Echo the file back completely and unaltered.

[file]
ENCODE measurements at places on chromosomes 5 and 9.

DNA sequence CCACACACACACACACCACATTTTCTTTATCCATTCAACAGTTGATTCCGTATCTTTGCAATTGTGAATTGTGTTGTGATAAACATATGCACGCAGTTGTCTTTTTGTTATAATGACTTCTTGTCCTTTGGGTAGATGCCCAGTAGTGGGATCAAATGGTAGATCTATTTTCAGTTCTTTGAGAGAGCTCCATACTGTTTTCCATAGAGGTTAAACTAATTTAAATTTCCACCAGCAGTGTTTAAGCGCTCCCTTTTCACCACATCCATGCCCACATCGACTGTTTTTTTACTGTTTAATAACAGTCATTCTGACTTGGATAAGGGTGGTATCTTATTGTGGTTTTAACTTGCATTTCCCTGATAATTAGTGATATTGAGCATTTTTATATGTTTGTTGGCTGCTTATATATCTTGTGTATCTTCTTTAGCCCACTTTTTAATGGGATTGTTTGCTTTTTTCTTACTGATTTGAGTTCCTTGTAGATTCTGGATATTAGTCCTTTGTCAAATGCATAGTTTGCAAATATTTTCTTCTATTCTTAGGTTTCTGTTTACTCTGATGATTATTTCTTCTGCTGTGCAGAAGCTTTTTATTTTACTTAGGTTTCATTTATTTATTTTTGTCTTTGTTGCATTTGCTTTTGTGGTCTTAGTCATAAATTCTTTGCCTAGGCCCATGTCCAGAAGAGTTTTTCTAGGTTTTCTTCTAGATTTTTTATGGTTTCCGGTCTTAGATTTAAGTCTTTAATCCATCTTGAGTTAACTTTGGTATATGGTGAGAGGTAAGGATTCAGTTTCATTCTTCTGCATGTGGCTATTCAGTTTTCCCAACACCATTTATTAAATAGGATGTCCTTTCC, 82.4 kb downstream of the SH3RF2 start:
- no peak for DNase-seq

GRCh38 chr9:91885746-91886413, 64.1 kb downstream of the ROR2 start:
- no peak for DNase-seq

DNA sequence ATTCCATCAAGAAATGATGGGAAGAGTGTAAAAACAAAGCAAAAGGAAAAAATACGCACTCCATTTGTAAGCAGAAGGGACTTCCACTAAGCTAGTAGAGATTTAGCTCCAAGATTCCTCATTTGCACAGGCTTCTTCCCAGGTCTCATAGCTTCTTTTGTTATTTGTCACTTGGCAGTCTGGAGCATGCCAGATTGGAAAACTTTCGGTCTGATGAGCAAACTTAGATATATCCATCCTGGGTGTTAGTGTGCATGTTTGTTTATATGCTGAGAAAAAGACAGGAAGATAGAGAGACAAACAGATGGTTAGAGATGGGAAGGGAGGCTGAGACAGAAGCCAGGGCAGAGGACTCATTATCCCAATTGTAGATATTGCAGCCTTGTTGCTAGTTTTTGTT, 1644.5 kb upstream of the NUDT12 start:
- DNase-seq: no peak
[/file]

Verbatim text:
ENCODE measurements at places on chromosomes 5 and 9.

DNA sequence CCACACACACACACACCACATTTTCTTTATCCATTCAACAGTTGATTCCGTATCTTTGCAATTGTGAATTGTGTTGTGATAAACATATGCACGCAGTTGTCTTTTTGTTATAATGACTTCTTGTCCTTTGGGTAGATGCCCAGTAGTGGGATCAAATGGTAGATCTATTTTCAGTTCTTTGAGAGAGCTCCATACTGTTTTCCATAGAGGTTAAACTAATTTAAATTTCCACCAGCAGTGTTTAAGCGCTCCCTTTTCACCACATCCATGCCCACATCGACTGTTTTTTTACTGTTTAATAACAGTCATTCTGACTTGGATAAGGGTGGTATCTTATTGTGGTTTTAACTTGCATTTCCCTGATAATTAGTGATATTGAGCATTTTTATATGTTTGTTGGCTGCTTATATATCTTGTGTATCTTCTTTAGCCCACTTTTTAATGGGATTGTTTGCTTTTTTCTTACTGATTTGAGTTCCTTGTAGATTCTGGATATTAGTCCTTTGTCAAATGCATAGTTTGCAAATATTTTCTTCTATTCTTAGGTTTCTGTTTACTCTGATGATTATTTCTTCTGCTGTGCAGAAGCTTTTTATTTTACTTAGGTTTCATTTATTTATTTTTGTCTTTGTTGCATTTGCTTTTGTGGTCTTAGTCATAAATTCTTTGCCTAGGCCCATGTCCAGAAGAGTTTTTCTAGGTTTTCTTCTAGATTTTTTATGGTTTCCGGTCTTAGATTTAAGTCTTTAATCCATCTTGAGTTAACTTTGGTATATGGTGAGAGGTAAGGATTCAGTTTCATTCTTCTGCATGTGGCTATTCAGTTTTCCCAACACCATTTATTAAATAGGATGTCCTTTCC, 82.4 kb downstream of the SH3RF2 start:
- no peak for DNase-seq

GRCh38 chr9:91885746-91886413, 64.1 kb downstream of the ROR2 start:
- no peak for DNase-seq

DNA sequence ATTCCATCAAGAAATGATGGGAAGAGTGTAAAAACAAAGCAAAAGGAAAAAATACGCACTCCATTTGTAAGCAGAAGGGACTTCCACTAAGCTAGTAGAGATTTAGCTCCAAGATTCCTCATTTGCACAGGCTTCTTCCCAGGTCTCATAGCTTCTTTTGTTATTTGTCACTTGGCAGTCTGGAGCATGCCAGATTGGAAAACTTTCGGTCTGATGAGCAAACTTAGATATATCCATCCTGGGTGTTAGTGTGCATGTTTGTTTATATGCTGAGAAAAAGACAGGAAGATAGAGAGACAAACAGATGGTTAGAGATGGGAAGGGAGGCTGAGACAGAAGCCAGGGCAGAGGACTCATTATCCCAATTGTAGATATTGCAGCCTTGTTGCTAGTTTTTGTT, 1644.5 kb upstream of the NUDT12 start:
- DNase-seq: no peak